Collagen is one of the most plentiful proteins present in the bodies of mammals. Collagen is fibrous in nature, connects and supports tissues and organs such as skin, bone, tendons, muscles, and cartilage. Generally it is referred to be as the glue that holds the body together. It means that without collagen that provides tensile strength and attachment for the tissues, the body would, relatively, fall apart. There are more than 25 types of collagens that naturally occur in the body. Collagen can be found both inside and outside of cells. Collagen fibers are important in contributing to the external structure of cells. However, they are present on the inside of some cells as well.

Molecular Structure of Collagen

Cross sectional view of tendon looks white and shiny. This is how type I collagen, a typical structural collagen, looks like. Microscopic examination of tendon shows long, wavy bundles of fibers 10 microns thick (a human hair is 50 to 100 microns). Like the fibers of a rope, collagen fibers are made up of smaller structures, namely fibrils. These fibrils appear long, smooth and uniform in a regular pattern in which smaller units are joined together. Collagen fibrils are made of many individual collagen molecules packed together. Each collagen molecule is a triple helix formed from three protein chains twisted together in a specific shape resulting in a robust, steady protein string. Collagen molecules are mass-produced by the cells called fibroblasts identical in composition and size which is 300 nanometers long by 1.5 nanometers wide. To form collagen fibrils, the collagen molecules are stacked in bundles with the ends offset. The gaps between sets of individual collagen molecules appear as bands in the fibrils. Collagens are composed of hundreds of amino acids linked together through amide bonds. Two kinds of amino acid in particular, play a major role in collagen's structure: proline and glycine. The proline is modified into the more polar hydroxyproline after it has been incorporated into the chain. Glycine is the smallest amino acid, and it appears as every third amino acid in the sequence. Glycine's small size gives it the flexibility to accommodate the twists and turns of the chain as it forms a helix.

Collagen and skin health

Abnormalities to collagen in the skin may results in lack of tensile strength and fragility. Unfortunately, due to many factors, skin begins looking less and less healthy as people age. Particularily, sun exposure damages the skin's collagen and affects connective tissues normal constituents. As a result, facial veins, wrinkles on the face, sagging skin, and thinning of lips may appear as people age. The skin begins to lose its elasticity and the fibrous protein matrix made of collagen and elastin in the skin becomes rigid as the harmful UV radiation of sun doe's more and more damage.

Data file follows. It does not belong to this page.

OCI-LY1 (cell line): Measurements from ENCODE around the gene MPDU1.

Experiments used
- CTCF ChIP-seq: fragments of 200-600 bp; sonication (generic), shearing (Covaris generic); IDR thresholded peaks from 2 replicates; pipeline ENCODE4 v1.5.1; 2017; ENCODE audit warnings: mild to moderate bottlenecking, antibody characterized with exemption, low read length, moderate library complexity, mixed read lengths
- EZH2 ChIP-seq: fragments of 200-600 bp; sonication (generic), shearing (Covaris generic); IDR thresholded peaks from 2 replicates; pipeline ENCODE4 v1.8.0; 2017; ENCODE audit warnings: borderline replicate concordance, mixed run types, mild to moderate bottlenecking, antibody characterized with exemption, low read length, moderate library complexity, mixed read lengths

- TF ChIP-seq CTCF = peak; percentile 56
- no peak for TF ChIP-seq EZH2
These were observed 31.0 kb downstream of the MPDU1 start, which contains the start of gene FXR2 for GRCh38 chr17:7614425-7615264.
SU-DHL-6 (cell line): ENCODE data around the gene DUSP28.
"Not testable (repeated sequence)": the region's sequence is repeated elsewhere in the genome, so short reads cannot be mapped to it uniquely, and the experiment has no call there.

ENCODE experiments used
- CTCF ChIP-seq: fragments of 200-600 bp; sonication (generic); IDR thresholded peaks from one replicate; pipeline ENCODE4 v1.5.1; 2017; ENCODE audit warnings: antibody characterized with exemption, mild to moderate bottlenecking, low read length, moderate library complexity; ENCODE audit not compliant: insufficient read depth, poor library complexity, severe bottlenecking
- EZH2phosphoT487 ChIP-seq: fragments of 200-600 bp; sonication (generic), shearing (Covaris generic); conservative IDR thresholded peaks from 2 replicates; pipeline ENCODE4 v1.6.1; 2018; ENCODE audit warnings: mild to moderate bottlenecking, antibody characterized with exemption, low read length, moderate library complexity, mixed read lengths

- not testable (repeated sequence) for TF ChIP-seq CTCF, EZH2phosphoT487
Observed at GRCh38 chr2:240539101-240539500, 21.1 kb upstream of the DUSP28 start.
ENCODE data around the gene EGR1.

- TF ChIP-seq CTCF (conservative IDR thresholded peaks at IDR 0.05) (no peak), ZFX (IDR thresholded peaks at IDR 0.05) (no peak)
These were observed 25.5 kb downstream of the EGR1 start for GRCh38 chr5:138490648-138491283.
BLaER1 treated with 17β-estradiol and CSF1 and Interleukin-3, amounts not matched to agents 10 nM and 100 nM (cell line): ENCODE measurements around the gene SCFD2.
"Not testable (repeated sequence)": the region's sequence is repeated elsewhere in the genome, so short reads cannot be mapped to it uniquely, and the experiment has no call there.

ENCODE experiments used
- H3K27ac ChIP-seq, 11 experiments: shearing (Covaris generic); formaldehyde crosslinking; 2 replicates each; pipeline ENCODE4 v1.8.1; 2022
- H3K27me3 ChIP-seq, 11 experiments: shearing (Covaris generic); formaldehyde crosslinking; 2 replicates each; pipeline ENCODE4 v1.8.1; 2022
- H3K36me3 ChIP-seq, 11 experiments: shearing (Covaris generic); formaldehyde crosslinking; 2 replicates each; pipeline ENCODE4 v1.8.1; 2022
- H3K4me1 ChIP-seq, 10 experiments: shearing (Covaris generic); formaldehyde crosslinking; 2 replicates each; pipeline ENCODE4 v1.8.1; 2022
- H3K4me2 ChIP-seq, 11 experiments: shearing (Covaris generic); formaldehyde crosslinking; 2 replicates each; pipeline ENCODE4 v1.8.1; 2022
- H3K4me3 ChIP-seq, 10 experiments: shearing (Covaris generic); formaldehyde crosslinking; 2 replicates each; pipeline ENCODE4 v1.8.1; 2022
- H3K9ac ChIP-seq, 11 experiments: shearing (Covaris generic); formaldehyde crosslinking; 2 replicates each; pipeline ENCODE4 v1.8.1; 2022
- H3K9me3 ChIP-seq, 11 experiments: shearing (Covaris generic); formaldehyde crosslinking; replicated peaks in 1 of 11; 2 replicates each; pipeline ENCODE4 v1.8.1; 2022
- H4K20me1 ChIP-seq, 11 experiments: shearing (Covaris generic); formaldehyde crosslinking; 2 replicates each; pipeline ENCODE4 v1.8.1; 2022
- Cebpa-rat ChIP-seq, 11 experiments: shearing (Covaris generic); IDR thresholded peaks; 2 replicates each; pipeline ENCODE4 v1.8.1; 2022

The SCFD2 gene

Collagen fiber anatomy

Small Leucine-rich Proteoglycan

The small leucine-rich proteoglycans (SLRPs) are a family of proteins that are present in extracellular matrix and that share in common multiple repeats of a leucine-rich structural motif, flanked by cysteine residues. These proteins appear to interact in many cases with collagen, modifying the deposition and arrangement of collagen fibers in the extracellular matrix, and also with cells and with soluble growth factors. The interaction of SLRPs with cells and with growth factors like TGF-beta may affect the proliferation of cells in addition to modifying the extracellular environment. Postranslational modification of SLRPs with carbohydrates and sulfate-containing groups appears to modify the function of SLRPs. Changes in SLRP expression and modification in cornea, atherosclerotic plaque, joints, bone, tendons, and kidney may be associated with disease progression in those tissues. Decorin is one SLRP expressed throughout the body that stabilizes collagen fibrils and that also antagonizes the action of the cytokine TGF-beta, blocking cell cycle progression, and potentially playing a role in cancer and wound healing. The SLRP biglycan is expressed in bone and other connective tissues and genetic disruption of biglycan in mice causes low bone mass similar to osteoporosis.